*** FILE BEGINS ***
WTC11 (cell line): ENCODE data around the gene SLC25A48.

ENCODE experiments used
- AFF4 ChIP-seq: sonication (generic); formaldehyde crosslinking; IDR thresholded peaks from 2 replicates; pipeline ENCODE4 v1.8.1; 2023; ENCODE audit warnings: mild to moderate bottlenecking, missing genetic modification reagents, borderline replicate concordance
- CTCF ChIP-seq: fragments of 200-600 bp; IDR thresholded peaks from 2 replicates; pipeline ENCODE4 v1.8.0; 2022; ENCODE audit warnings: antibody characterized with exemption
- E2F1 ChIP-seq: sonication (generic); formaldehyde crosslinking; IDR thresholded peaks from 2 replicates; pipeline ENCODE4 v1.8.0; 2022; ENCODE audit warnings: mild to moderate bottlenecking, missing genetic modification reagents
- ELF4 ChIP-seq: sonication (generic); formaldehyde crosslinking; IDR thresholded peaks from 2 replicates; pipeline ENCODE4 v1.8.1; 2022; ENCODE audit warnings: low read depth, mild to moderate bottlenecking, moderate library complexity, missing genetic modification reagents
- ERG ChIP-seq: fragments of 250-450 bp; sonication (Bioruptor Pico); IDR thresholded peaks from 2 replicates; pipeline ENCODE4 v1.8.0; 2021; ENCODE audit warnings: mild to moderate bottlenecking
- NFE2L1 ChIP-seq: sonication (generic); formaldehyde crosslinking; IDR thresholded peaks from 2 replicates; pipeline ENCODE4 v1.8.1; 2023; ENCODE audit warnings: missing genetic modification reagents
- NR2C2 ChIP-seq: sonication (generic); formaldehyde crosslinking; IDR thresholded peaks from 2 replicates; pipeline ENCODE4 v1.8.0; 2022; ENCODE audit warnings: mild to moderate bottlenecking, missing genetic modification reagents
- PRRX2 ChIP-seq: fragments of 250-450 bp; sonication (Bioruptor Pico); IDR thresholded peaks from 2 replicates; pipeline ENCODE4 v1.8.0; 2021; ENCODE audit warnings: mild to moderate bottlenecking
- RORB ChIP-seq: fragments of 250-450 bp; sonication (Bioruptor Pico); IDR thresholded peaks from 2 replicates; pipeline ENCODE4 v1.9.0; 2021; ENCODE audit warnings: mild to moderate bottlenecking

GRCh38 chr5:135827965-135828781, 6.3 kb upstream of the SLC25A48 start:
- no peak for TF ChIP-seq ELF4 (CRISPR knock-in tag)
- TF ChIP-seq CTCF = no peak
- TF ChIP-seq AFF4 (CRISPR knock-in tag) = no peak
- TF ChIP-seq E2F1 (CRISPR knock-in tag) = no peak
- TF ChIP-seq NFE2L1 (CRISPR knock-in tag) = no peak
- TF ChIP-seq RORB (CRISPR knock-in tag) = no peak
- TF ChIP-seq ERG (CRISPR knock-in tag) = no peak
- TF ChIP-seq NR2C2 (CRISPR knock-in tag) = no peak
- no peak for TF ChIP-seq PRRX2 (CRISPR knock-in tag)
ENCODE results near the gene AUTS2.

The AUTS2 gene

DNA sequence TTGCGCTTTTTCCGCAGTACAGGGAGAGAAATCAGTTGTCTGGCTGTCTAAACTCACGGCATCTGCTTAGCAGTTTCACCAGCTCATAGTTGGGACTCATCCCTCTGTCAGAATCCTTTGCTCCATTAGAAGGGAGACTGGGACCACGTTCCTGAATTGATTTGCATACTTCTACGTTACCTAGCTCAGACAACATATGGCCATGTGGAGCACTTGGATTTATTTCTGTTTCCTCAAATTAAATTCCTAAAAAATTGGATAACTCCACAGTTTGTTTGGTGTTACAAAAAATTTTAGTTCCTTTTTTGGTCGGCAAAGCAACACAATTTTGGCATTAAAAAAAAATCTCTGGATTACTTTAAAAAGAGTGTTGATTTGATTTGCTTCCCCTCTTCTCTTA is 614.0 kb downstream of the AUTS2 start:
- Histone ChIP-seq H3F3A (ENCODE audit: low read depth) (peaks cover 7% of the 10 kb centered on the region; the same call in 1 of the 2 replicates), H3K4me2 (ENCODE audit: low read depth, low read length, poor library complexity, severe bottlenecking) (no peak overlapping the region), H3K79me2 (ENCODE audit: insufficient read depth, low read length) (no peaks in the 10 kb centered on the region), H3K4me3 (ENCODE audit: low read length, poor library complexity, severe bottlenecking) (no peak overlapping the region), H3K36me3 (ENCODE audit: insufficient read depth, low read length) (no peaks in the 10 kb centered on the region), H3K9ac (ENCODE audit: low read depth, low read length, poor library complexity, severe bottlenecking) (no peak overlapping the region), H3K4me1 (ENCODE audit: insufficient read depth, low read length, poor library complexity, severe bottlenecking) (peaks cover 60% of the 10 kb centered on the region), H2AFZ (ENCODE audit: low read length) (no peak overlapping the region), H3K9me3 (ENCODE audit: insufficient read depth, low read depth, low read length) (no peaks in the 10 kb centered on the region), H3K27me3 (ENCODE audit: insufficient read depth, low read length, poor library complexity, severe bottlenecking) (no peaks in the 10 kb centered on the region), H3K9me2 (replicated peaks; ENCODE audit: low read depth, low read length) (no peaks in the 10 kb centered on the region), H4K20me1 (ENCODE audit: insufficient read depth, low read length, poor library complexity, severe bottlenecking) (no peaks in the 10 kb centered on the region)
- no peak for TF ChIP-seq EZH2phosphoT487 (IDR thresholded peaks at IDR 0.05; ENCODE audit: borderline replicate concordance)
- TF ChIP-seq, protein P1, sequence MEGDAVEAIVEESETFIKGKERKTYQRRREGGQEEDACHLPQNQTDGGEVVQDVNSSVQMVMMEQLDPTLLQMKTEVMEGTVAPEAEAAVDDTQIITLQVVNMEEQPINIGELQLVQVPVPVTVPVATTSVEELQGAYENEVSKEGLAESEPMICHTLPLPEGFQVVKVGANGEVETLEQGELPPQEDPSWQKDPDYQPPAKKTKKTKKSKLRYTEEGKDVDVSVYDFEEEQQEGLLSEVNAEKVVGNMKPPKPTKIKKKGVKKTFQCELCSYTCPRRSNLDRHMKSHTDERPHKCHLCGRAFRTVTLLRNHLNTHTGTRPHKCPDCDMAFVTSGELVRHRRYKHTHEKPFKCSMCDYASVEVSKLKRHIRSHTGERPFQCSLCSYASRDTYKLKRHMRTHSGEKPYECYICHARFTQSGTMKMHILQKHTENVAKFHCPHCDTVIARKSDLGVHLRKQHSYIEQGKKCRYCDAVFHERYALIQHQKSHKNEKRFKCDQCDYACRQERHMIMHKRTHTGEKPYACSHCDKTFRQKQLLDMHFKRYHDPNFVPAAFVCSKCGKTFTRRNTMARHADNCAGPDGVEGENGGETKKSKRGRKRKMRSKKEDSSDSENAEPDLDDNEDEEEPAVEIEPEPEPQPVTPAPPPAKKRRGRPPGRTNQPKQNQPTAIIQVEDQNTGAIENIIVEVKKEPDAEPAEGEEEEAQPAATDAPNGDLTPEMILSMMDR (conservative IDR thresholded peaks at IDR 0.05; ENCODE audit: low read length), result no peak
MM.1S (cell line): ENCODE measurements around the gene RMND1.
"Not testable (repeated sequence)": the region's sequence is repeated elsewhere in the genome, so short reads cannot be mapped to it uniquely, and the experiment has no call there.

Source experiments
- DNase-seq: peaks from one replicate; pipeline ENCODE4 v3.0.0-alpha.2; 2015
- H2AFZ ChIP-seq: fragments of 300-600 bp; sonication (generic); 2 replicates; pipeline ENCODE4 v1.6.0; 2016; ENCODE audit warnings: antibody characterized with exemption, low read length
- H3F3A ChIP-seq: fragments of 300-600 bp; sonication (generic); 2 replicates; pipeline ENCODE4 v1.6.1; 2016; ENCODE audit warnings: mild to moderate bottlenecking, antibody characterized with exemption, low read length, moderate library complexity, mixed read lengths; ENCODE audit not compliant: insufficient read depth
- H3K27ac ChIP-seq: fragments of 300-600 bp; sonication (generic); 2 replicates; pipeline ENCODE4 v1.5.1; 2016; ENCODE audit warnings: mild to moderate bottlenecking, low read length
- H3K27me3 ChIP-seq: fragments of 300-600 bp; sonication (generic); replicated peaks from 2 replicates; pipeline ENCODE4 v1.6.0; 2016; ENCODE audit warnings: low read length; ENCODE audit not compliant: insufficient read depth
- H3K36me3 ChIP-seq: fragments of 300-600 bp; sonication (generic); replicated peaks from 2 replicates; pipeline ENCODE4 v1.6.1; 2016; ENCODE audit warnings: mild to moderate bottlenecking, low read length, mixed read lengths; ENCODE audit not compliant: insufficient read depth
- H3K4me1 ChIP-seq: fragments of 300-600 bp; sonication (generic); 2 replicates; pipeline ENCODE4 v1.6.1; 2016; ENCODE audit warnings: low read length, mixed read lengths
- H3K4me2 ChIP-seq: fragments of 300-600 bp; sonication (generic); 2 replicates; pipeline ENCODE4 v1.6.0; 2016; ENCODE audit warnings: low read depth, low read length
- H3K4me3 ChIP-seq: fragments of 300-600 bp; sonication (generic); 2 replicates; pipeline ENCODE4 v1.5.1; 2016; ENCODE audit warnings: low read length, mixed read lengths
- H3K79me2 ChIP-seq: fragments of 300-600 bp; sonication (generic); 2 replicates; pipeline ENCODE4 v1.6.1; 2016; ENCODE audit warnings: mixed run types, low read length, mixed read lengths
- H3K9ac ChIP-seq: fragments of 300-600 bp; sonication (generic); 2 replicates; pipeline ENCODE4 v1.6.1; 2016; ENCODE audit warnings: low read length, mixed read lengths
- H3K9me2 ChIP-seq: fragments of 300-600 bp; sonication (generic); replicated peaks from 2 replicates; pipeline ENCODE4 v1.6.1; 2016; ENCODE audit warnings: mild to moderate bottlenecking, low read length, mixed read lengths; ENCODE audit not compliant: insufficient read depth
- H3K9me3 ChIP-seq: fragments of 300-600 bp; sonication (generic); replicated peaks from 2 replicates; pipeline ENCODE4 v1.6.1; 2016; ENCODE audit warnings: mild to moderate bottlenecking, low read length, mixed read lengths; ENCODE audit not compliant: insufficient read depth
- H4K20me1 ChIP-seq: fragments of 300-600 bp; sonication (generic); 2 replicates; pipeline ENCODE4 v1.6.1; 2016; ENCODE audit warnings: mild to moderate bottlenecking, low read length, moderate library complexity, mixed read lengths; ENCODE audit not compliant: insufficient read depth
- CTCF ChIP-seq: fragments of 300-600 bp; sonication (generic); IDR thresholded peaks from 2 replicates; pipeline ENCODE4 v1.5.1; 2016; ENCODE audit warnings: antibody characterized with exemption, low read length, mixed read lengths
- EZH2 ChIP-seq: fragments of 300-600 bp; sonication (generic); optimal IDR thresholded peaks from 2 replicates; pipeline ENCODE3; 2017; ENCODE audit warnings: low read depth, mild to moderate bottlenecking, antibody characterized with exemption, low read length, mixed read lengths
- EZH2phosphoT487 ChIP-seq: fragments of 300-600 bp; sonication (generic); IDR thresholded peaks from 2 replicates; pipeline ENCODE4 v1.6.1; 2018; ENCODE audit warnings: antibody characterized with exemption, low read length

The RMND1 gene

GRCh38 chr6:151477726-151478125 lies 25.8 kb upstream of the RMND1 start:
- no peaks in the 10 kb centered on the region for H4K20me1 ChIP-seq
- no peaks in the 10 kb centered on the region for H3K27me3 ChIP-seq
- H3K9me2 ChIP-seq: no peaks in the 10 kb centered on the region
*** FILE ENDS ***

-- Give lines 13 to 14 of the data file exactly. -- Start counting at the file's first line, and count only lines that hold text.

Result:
- no peak for TF ChIP-seq ELF4 (CRISPR knock-in tag)
- TF ChIP-seq CTCF = no peak